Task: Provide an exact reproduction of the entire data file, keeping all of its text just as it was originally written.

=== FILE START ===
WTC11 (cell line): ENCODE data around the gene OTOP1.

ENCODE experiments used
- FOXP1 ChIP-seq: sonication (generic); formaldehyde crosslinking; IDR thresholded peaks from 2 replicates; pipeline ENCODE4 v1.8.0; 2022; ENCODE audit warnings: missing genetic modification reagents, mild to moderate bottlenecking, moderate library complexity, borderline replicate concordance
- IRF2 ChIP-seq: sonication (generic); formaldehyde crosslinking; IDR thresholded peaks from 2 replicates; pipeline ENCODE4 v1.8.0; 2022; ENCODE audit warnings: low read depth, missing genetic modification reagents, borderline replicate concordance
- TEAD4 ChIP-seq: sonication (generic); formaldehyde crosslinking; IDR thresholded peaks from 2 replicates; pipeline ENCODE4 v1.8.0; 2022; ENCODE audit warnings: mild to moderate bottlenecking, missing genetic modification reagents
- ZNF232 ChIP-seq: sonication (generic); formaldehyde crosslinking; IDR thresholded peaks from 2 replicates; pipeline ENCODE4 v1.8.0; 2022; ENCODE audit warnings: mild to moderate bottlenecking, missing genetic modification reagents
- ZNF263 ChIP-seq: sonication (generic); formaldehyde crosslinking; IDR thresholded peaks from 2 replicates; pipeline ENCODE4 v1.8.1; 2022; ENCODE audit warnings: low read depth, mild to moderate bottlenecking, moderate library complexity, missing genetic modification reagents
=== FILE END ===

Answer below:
WTC11 (cell line): ENCODE data around the gene OTOP1.

ENCODE experiments used
- FOXP1 ChIP-seq: sonication (generic); formaldehyde crosslinking; IDR thresholded peaks from 2 replicates; pipeline ENCODE4 v1.8.0; 2022; ENCODE audit warnings: missing genetic modification reagents, mild to moderate bottlenecking, moderate library complexity, borderline replicate concordance
- IRF2 ChIP-seq: sonication (generic); formaldehyde crosslinking; IDR thresholded peaks from 2 replicates; pipeline ENCODE4 v1.8.0; 2022; ENCODE audit warnings: low read depth, missing genetic modification reagents, borderline replicate concordance
- TEAD4 ChIP-seq: sonication (generic); formaldehyde crosslinking; IDR thresholded peaks from 2 replicates; pipeline ENCODE4 v1.8.0; 2022; ENCODE audit warnings: mild to moderate bottlenecking, missing genetic modification reagents
- ZNF232 ChIP-seq: sonication (generic); formaldehyde crosslinking; IDR thresholded peaks from 2 replicates; pipeline ENCODE4 v1.8.0; 2022; ENCODE audit warnings: mild to moderate bottlenecking, missing genetic modification reagents
- ZNF263 ChIP-seq: sonication (generic); formaldehyde crosslinking; IDR thresholded peaks from 2 replicates; pipeline ENCODE4 v1.8.1; 2022; ENCODE audit warnings: low read depth, mild to moderate bottlenecking, moderate library complexity, missing genetic modification reagents